8-15 Knowledge Capture Knowledge Retention KM Planning Knowledge Transfer KM Culture Intro to KM Implementing KM from Strategies to a Full Function HOW TO: Knowledge Capture: Ask questions such as âHow does your division/team decide what knowledge is important to hold on to?â and âHow is that knowledge captured or coded for future use?â Knowledge Retention: Ask questions such as âHow is critical knowledge stored and accessed by employees in your division when needed?â and âWhat programs, databases, and approaches are used to help retain knowledge that might be needed in the future?â Knowledge Transfer: Ask questions such as âTo what extent does your team/division actively collaborate and share lessons learned with one another (including mistakes that have been made)?â and âWhat are some techniques or common practices your division/team uses to share important knowledge among employees within a unit and across units?â Create a Knowledge Repository A repository for capturing, organizing, and categorizing knowledge-based information is an essential foundational component of a KM function. Before knowledge can be organized and shared, it must be collected in one place. In short, KM programs need their own KM repositories and practices. Transit agencies are already using some types of platforms to capture and disseminate procedural information, such as accident and incident data, on-time performance information, and vehicle maintenance performance measures. KM implementation will require reviewing current information storage methods to see if they can be adapted to meet KM demands or selecting a new storage method that aligns with the transit agencyâs needs, resources, and available technology. The knowledge repository should be easy to access and use, and users will require orientation on entering information into the repository. It is not enough to just centralize transit agency knowledge assets; transit employees must keep this information current and up-to-date, or the purpose of the repository is defeated and potential beneï¬ts go unrealized. At the minimum, a KM repository should allow the KM executive sponsor to input and store content such as Governance documents and SOPs Records and progress reports Contacts internal and external to the agency to support KM Meeting agendas and KM talking points Schedules for KM events Business case documentation Cost analysis Secure, access-enabled access based on audience needs (restrictions might diï¬er for KM leads vs. KM champions) A portal for hosting discussion/KM forums considered adopting to better manage critical organizational or task-related knowledge?â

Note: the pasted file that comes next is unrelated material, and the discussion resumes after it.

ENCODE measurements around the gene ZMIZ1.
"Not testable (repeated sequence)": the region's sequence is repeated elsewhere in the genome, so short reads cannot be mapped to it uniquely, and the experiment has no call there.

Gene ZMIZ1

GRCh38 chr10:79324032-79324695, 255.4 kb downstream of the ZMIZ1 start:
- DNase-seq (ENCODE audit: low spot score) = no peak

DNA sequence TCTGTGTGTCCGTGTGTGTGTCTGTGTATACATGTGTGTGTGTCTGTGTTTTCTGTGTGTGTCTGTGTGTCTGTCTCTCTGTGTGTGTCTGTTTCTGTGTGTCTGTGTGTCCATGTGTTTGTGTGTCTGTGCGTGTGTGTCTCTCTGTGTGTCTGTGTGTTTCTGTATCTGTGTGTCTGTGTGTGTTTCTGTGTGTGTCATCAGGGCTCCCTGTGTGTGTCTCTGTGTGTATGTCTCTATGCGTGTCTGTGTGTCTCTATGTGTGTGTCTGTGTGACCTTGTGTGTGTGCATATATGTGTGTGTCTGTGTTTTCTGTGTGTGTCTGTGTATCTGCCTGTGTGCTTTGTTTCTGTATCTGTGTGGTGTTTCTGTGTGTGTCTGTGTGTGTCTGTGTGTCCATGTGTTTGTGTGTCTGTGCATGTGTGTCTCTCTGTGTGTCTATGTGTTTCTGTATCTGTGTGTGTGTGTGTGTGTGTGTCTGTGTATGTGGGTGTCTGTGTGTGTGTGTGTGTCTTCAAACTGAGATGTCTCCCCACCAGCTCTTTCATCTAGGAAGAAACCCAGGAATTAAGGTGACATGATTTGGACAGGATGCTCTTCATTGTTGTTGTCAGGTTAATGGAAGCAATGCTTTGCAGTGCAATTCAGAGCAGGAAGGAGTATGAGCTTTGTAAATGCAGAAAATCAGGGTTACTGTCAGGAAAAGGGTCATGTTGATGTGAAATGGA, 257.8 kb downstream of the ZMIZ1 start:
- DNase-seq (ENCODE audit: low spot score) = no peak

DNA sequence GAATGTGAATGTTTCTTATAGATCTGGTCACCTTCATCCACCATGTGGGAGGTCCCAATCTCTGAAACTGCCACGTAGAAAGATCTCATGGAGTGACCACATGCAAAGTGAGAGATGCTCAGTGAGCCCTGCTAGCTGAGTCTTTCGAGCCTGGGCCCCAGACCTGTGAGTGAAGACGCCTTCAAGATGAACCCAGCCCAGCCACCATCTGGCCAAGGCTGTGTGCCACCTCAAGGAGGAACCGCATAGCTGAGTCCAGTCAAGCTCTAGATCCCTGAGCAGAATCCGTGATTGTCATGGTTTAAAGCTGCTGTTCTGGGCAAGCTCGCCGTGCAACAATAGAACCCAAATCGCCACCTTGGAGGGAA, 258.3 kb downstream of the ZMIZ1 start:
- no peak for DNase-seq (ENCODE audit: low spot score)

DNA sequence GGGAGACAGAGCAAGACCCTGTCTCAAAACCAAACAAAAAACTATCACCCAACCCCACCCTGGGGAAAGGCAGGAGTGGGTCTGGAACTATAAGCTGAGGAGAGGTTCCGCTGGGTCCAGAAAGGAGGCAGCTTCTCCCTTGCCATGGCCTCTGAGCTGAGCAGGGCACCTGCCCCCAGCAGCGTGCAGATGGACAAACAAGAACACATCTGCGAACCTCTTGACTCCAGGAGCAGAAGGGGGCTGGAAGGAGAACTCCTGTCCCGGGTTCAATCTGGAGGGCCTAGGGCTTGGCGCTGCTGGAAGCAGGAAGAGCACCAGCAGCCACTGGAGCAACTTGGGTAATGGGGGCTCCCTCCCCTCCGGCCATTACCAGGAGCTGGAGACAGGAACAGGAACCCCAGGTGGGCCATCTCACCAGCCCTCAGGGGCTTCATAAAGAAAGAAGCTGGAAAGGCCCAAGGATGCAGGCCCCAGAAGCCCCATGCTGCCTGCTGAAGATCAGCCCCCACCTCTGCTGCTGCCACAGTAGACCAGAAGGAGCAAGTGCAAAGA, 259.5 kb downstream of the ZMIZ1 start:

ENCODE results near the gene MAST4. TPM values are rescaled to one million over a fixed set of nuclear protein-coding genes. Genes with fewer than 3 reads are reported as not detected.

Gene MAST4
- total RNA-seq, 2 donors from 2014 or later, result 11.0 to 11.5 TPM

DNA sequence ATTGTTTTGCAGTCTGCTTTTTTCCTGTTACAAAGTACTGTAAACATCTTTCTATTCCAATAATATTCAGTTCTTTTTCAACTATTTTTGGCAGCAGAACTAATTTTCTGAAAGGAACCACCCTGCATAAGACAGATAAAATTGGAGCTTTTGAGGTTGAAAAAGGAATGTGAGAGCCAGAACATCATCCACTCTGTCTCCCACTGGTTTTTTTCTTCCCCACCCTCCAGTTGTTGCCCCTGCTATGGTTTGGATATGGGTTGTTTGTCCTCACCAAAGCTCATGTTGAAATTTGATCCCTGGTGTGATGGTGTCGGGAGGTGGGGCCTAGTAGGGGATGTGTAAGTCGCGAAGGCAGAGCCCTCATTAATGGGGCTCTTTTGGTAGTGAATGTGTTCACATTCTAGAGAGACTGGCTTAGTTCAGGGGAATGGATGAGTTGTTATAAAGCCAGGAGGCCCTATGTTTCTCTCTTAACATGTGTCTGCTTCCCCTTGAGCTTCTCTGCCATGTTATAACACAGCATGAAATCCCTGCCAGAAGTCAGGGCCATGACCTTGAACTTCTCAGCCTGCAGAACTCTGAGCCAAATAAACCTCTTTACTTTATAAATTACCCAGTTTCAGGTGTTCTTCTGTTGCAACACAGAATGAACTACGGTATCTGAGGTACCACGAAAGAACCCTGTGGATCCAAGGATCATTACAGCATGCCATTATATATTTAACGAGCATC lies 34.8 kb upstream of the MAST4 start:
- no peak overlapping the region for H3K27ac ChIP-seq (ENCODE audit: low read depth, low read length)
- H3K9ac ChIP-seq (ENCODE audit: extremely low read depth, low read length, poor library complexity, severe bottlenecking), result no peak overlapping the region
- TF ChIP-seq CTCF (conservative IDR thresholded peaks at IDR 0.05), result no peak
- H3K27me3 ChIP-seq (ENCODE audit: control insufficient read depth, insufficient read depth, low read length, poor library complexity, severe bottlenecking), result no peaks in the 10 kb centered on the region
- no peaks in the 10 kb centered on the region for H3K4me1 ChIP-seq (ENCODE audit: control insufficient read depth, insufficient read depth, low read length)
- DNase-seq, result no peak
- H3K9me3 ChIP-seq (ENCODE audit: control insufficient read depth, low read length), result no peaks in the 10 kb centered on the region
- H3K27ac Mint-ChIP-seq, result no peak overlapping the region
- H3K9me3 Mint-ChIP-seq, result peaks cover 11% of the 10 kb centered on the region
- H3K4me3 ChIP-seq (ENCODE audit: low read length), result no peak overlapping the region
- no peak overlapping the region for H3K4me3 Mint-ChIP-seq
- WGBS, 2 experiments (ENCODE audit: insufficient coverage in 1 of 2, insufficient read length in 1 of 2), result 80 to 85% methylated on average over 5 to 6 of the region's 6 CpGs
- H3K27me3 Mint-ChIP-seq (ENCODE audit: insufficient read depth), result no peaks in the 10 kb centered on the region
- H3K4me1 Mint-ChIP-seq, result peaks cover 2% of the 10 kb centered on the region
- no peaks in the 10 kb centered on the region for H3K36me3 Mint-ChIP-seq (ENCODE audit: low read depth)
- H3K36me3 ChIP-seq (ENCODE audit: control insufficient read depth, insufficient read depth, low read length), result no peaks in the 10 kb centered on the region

8-16 Knowledge Capture Knowledge Retention KM Planning Knowledge Transfer KM Culture Intro to KM Implementing KM from Strategies to a Full Function HOW TO: Identify Existing Practices to Leverage Based on analysis of the results of the knowledge audit, KM leadership can develop strategies to leverage and build on existing practices. Expanding on what already exists validates the importance of what employees are already doing and accelerates roll out of a KM initiative and buy-in from transit agency functions. Ignoring existing practices gives the impression that these practices are not worthy of acknowledgement or respect, thus alienating those currently using them. Employees that currently work at capturing and documenting information are strong candidates to help further KM strategies within the transit agency since they already understand the basic importance of knowledge capture, retention, and transfer. Additionally, an inventory of existing practices helps prevent a transit agency from wasting precious resources on developing what already exists or âreinventing the wheel.â Start by looking at functions where a transit agency is likely already using KM-related capture, retention, and transfer practices. Such functions include Finance, HR, Operations, Vehicle Maintenance, and Safety and Security. Prioritize New Initiatives It is not enough for a transit agency to just identify new KM initiatives; these initiatives need to be prioritized based on the knowledge utilization needs of the transit agency. KM initiatives can improve the transit agencyâs performance by helping increase productivity, eï¬ectiveness, and communication. As such, the transit agency may wish to ï¬rst focus on initiatives that can be used organization-wide, but are tailored to meet the needs of diï¬erent functions within the agency. For example, the program or practice might involve supporting the transit agencyâs ability to collaborate through communication and information sharing. This collaboration could be across the entire organization or could be within a single element or between multiple elements, such as the procurement, operations, and vehicle maintenance functions working together on new revenue vehicle purchases. One of the fastest ways to derail KM goals and objectives is to allow knowledge silos to control information, which leads to conï¬icts and redundancy, rather than sharing knowledge agency-wide. Sample KM scenario: As part of implementing a full KM function at a large bus transit agency, the KM director and staï¬ performed an intense and comprehensive audit of the activities the transit agency presently undertakes to capture, retain, and transfer data, processes, procedures, and other information. The KM director found that the agency was already doing many things to support KM, even though employees did not recognize them as KM-type activities. Instead of wasting resources, the director was able to identify an existing software program that with some minor adaptations could serve as a KM repository. One of the reasons for this decision was that many employees were already familiar with using this method of information capture, and resistance would be minimal. The KM leadership team then worked closely with Finance, HR, Vehicle and Facility Maintenance, Bus Operations, and Safety Management staï¬ to develop strategies that took maximum advantage of existing practices to support the KM eï¬ort. All involved in this eï¬ort were surprised to learn the extent of information being documented agency-wide and concerned that the information was not making it into the hands of the employees that would most beneï¬t from it.